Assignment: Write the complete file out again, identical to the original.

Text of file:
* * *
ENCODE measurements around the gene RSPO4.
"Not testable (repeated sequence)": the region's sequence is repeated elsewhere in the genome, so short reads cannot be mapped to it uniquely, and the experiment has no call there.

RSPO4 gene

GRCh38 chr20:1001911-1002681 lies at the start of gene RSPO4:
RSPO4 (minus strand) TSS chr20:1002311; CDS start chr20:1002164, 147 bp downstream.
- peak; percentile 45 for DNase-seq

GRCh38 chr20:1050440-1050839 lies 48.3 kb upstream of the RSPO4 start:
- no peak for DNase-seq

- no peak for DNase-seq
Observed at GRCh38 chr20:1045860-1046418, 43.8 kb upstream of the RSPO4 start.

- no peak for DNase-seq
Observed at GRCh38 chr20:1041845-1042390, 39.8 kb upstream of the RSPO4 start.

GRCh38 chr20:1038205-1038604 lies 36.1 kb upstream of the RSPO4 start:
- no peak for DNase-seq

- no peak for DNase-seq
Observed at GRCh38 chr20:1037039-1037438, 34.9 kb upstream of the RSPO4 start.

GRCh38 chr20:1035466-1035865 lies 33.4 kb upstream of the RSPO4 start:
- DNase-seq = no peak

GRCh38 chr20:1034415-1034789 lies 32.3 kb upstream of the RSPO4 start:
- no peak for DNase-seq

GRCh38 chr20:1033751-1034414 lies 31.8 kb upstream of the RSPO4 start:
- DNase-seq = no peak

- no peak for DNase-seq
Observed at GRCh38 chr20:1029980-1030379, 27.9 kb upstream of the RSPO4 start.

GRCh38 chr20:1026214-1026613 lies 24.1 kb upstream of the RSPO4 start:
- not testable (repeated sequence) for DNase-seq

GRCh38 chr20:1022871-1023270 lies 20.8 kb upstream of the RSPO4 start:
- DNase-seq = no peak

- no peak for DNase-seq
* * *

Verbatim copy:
ENCODE measurements around the gene RSPO4.
"Not testable (repeated sequence)": the region's sequence is repeated elsewhere in the genome, so short reads cannot be mapped to it uniquely, and the experiment has no call there.

RSPO4 gene

GRCh38 chr20:1001911-1002681 lies at the start of gene RSPO4:
RSPO4 (minus strand) TSS chr20:1002311; CDS start chr20:1002164, 147 bp downstream.
- peak; percentile 45 for DNase-seq

GRCh38 chr20:1050440-1050839 lies 48.3 kb upstream of the RSPO4 start:
- no peak for DNase-seq

- no peak for DNase-seq
Observed at GRCh38 chr20:1045860-1046418, 43.8 kb upstream of the RSPO4 start.

- no peak for DNase-seq
Observed at GRCh38 chr20:1041845-1042390, 39.8 kb upstream of the RSPO4 start.

GRCh38 chr20:1038205-1038604 lies 36.1 kb upstream of the RSPO4 start:
- no peak for DNase-seq

- no peak for DNase-seq
Observed at GRCh38 chr20:1037039-1037438, 34.9 kb upstream of the RSPO4 start.

GRCh38 chr20:1035466-1035865 lies 33.4 kb upstream of the RSPO4 start:
- DNase-seq = no peak

GRCh38 chr20:1034415-1034789 lies 32.3 kb upstream of the RSPO4 start:
- no peak for DNase-seq

GRCh38 chr20:1033751-1034414 lies 31.8 kb upstream of the RSPO4 start:
- DNase-seq = no peak

- no peak for DNase-seq
Observed at GRCh38 chr20:1029980-1030379, 27.9 kb upstream of the RSPO4 start.

GRCh38 chr20:1026214-1026613 lies 24.1 kb upstream of the RSPO4 start:
- not testable (repeated sequence) for DNase-seq

GRCh38 chr20:1022871-1023270 lies 20.8 kb upstream of the RSPO4 start:
- DNase-seq = no peak

- no peak for DNase-seq